Is ‘Open Religion’ the Future?

March 24, 2018 Open Religion No Comments

In a world replete with separate religions, that what overlaps-in-depth may show a way towards Open Religion.

Being an adherent of one specific religion at the principled exclusion of others, is definitely not open. ‘Inter-religious dialogue’ is in many cases just a kindly disguised way to (non-)accept each other for some specific common goal. We need to go much further.

Many religions as they show themselves nowadays are just incompatible with one another.

Yet the incompatibilities are present mainly at the concrete level, where for instance a particular book shows what God might have said to a concrete person at a specific time and place. At the deeper level, a core of religion goes beyond such concreteness.

Into fuzziness, and that’s OK.

Think about it. When someone says ‘I believe in God,’ then what does that person really mean with ‘I’, with ‘to believe’, with ‘God’? The more you go into these concepts, the more you see that they are fuzzy not just in how people use the terms, but in essence. A historical consequence is that people misunderstand each other (and themselves). A better goal would be that people look into the fuzziness itself and, right at its core, into the possibility to understand each other beyond concepts.

This is pure poetry.

There is a long and winding and gradual road towards it.

Open Religion may be defined now as the religious experience(s) of someone who, even while being a ‘believer’ or ‘adherent’ or ‘practitioner’ of a specific religion, nevertheless deeply feels that its core is essentially the same as the core of other religions. Open Religion is the principled stance of someone who can let himself meaningfully flow into any specific religion, without being an ‘adherent’ of that specific one, or even of any one. For instance by going to a Hindu temple for a month and quite deeply experiencing a Hindu mindstyle. This may also be for a day or a year, or just a few moments.

The openness of Open Religion is not a flip-flop because ‘religious belief’ itself is mainly a deep experience.

In deep friendliness, there is a gentle slope from closed to open religion. A central assumption of Open Religion is: a person can be an adherent of any specific religion in a closed way, then gradually become more open without losing anything of what it is all really about. This should not be seen as becoming less religious. One can still respect the own tradition, deepening it even, at the same time seeing other traditions as equally worthy. This way, inter-religious dialogue can be held at the right level, which is the deepest possible level.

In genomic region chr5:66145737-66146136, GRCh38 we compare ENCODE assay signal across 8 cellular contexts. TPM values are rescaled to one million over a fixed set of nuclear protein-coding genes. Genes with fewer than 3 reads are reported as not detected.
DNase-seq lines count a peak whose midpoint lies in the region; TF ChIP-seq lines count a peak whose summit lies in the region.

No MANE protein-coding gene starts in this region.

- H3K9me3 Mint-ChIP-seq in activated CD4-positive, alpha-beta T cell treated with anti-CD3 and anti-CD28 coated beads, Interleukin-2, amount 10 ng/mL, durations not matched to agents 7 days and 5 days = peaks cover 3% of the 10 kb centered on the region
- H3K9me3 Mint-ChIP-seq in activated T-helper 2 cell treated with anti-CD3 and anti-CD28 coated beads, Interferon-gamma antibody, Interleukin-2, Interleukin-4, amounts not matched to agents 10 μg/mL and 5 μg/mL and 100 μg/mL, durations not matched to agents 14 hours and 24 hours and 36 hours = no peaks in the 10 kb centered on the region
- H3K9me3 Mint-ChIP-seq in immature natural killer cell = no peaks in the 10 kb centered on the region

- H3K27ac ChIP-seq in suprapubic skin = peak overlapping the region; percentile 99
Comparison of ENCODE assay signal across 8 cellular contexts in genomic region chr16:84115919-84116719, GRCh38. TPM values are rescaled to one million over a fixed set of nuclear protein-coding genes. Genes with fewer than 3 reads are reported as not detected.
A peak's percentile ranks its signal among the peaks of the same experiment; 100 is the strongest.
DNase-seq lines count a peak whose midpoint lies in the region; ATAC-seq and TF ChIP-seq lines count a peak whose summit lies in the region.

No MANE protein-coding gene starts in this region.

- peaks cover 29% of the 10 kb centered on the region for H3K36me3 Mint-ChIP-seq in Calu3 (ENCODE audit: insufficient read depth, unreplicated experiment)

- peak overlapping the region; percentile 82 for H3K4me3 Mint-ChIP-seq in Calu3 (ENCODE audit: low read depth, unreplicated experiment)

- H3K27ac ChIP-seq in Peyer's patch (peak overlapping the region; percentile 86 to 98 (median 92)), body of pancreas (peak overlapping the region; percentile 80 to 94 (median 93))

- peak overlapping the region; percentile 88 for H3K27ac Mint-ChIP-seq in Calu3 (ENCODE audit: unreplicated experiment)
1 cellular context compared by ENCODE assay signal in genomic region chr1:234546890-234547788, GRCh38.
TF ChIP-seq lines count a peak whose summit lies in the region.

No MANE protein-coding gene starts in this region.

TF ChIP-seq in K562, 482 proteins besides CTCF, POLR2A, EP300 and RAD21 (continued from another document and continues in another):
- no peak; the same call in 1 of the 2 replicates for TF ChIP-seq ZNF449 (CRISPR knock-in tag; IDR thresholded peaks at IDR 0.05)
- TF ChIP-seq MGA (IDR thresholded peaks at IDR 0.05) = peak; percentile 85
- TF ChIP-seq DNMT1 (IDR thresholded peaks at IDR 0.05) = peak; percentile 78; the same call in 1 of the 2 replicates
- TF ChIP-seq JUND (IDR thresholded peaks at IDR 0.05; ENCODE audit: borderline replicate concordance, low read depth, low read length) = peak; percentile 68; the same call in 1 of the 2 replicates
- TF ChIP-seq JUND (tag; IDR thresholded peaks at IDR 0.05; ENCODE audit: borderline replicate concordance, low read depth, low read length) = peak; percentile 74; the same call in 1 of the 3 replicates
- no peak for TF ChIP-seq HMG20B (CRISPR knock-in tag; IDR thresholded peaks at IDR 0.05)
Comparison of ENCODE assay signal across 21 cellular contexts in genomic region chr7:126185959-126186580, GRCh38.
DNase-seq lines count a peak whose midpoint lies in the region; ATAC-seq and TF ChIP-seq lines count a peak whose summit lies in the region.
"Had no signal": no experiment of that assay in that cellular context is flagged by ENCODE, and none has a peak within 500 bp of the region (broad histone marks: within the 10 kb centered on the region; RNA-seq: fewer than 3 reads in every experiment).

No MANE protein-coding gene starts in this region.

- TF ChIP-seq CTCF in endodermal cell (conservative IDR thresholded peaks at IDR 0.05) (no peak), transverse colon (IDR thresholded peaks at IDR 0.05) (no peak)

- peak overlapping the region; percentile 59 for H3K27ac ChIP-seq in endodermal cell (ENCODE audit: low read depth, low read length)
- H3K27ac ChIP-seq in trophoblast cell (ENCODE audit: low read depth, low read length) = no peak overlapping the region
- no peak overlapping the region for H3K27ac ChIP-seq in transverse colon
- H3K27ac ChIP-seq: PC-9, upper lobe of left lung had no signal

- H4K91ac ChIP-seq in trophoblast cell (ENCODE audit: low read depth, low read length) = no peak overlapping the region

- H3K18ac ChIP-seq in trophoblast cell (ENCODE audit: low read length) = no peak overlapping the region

Abruptly abandoning one’s tradition may be throwing away too much.

Embracing an open view in an Open Religious way keeps alive the religious experience which is immensely gratifying and worthwhile to many. This experience may be strong enough to enable one to let go and just see what happens on the gentle slope towards… no one concretely knows.

Might it be ‘God’?

Please follow and like us:
Follow by Email

Related Posts

Symbols and Signs

A sign is horizontal. A symbol is vertical. There is a lot of confusion about this. A traffic light is a sign. If the light is red, you know what that sign-ifies. A sign is always simple: A points to B. A à B In the mind, A is the mental concept that we can Read the full article…

Everyday Mysticism

This doesn’t downgrade mysticism to everyday. It upgrades everyday to mysticism. Every day, fleeting moments of mysticism For example, a sense of deep wonder or awe for a beautiful sunrise, in the train from Antwerp to Brussels. For example, a beautiful song that carries me (much) further than usual. For example, a shared insight during Read the full article…

51. Jesus! What do you think of all these stigmata?

“I have it in the palm of my hand… I used to have not the least sign of a wound. Then the lord Jesus came to me and blessed me with these signs of His own passion. Now I have the same signs as He had after being nailed on the cross.” ◊◊◊ What should Read the full article…